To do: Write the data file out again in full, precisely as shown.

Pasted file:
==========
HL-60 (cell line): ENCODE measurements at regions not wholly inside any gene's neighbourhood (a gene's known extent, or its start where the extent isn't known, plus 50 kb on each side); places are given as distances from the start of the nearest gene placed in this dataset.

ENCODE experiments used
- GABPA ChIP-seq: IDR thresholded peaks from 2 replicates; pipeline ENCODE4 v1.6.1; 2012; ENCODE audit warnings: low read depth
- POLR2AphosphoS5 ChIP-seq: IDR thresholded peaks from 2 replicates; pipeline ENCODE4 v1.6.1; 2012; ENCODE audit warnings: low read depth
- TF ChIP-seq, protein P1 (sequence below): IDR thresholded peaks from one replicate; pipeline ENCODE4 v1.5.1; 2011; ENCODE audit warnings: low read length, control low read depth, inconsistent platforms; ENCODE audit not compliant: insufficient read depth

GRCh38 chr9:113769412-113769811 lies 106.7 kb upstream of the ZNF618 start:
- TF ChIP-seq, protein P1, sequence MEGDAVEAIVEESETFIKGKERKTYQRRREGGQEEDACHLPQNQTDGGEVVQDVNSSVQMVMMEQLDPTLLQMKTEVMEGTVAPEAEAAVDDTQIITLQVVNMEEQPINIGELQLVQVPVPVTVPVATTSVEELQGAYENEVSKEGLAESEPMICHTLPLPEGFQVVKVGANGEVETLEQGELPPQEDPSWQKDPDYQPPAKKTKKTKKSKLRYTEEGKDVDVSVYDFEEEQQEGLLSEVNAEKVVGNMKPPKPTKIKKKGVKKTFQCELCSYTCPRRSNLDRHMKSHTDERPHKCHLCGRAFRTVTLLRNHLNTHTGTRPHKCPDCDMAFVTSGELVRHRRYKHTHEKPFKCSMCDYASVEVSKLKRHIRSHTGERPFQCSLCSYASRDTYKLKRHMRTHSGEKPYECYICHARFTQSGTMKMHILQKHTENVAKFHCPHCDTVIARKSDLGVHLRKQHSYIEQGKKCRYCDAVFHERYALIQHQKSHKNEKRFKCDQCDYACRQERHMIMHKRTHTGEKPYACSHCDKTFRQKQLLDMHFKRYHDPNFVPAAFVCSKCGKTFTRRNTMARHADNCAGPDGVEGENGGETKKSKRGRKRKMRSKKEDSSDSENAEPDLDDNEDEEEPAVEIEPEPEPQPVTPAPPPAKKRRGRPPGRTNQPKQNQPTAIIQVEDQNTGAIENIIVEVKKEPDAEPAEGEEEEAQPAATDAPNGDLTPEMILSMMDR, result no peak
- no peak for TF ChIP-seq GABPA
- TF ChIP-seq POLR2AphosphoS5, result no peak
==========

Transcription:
HL-60 (cell line): ENCODE measurements at regions not wholly inside any gene's neighbourhood (a gene's known extent, or its start where the extent isn't known, plus 50 kb on each side); places are given as distances from the start of the nearest gene placed in this dataset.

ENCODE experiments used
- GABPA ChIP-seq: IDR thresholded peaks from 2 replicates; pipeline ENCODE4 v1.6.1; 2012; ENCODE audit warnings: low read depth
- POLR2AphosphoS5 ChIP-seq: IDR thresholded peaks from 2 replicates; pipeline ENCODE4 v1.6.1; 2012; ENCODE audit warnings: low read depth
- TF ChIP-seq, protein P1 (sequence below): IDR thresholded peaks from one replicate; pipeline ENCODE4 v1.5.1; 2011; ENCODE audit warnings: low read length, control low read depth, inconsistent platforms; ENCODE audit not compliant: insufficient read depth

GRCh38 chr9:113769412-113769811 lies 106.7 kb upstream of the ZNF618 start:
- TF ChIP-seq, protein P1, sequence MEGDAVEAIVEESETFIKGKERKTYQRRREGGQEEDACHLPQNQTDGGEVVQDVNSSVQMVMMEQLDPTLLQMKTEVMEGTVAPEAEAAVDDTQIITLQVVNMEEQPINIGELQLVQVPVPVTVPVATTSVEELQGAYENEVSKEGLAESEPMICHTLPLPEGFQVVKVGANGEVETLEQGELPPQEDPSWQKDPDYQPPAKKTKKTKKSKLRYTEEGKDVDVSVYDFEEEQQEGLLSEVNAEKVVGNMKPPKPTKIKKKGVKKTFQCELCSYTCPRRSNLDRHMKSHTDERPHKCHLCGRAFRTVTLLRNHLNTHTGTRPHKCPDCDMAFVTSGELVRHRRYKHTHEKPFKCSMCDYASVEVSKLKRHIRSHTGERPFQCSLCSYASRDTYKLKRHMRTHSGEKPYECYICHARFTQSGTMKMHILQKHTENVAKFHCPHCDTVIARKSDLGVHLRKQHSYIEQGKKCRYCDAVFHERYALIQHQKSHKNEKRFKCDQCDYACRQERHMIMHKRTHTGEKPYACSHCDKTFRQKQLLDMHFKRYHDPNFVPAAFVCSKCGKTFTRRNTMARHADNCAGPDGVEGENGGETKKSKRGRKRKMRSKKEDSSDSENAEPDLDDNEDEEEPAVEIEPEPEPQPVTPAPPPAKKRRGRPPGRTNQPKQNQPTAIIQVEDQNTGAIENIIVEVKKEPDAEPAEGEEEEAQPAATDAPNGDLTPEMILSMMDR, result no peak
- no peak for TF ChIP-seq GABPA
- TF ChIP-seq POLR2AphosphoS5, result no peak